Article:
Public or private cloud

You need to decide which data can reside in a public cloud and which is best suited to the more secure private cloud.  A private cloud is basically a virtualised data centre and is inside the firewall. It brings some cost savings, but nothing like the benefits of moving to the public cloud. There’s a third model, the hybrid cloud, that lets companies keep data behind their firewalls but also reach out into the public cloud.  Public cloud providers such as Google Apps would be fine for low-risk data, but a private cloud where only authorised users can access data, may be more suitable for more commercially sensitive data.

Due diligence

Do your due diligence on the cloud provider. Alongside the authorisation processes and password procedures, check out a potential cloud provider’s disaster recovery and business continuity plan and nail down those service level agreements (SLAs). It’s also vital to check out the exit policy, detailing how data would be removed leaving no trace and ensuring that it is easy to move to a new provider.

Think also about a prospective cloud provider’s long-term technological plans. You want a provider - a partner - with a vision beyond providing cheaper, faster servers, but innovating to provide you with the best service. 

Most importantly of all, while moving one application as proof of concept is sensible, to reap the full benefits of cloud computing this needs to be part of a long-term strategy, with not only cost considerations but business benefits clearly delineated.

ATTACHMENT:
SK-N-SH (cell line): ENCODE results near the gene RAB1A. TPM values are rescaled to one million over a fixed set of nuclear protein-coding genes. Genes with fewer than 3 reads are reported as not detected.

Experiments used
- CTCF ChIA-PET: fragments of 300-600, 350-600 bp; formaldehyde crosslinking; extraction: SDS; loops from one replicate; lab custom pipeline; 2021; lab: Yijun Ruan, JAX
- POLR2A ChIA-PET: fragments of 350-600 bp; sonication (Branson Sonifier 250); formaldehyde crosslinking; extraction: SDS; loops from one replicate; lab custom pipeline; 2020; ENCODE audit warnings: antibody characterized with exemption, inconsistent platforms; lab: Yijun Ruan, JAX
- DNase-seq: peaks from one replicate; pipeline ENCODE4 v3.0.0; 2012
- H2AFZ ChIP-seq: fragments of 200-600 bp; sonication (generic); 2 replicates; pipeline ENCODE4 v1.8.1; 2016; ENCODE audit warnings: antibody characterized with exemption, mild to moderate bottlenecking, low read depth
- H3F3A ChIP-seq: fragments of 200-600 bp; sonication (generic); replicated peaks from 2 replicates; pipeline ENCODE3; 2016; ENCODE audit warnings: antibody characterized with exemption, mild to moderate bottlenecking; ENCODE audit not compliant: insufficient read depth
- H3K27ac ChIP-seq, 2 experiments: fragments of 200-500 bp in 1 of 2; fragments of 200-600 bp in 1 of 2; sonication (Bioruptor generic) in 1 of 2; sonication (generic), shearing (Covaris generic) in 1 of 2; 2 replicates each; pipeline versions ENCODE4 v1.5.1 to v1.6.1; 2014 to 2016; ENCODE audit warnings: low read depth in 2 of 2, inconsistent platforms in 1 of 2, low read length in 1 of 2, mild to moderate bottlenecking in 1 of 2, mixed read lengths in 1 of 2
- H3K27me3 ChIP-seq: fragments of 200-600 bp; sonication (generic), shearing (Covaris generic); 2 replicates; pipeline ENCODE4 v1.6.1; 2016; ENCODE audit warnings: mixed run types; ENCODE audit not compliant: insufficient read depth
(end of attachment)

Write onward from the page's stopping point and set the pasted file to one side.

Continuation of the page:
View comments


Blog post currently doesn't have any comments.

About the author

Robert Walmsley

Global SAP Alliances Director

SAP evangelist. Accountant and programme manager

After moving from IT programming into ERP systems, I qualified as a management accountant in order to understand what my clients were going through. I have ended up helping clients of all sizes and sectors by providing business-focused solutions based on SAP technology and I now spend my time working with Bluefin and SAP account teams to facilitate joint solutions that have the capability of adding real business value to our joint clients.

I recognise that it is often a challenge just to get sufficient headspace in today’s world to understand what value current and future SAP offerings could have for an organisation– so I focus on harnessing the innovation taking place within Bluefin and making it accessible for my clients. This is anything from Big Data, Mobility and Cloud, to deliverables like process efficiencies and reporting in areas such as margins, plans and forecasts.

Outside of work you’re likely to find me struggling to keep my house and garden in some kind of order, or supporting one of my children on the sidelines of a rugby, football or tennis match.

Bluefin and SAP S/4HANA - welcome to the one horse race

We use cookies to provide you with the best browsing experience. By continuing to use this site you agree to our use of cookies.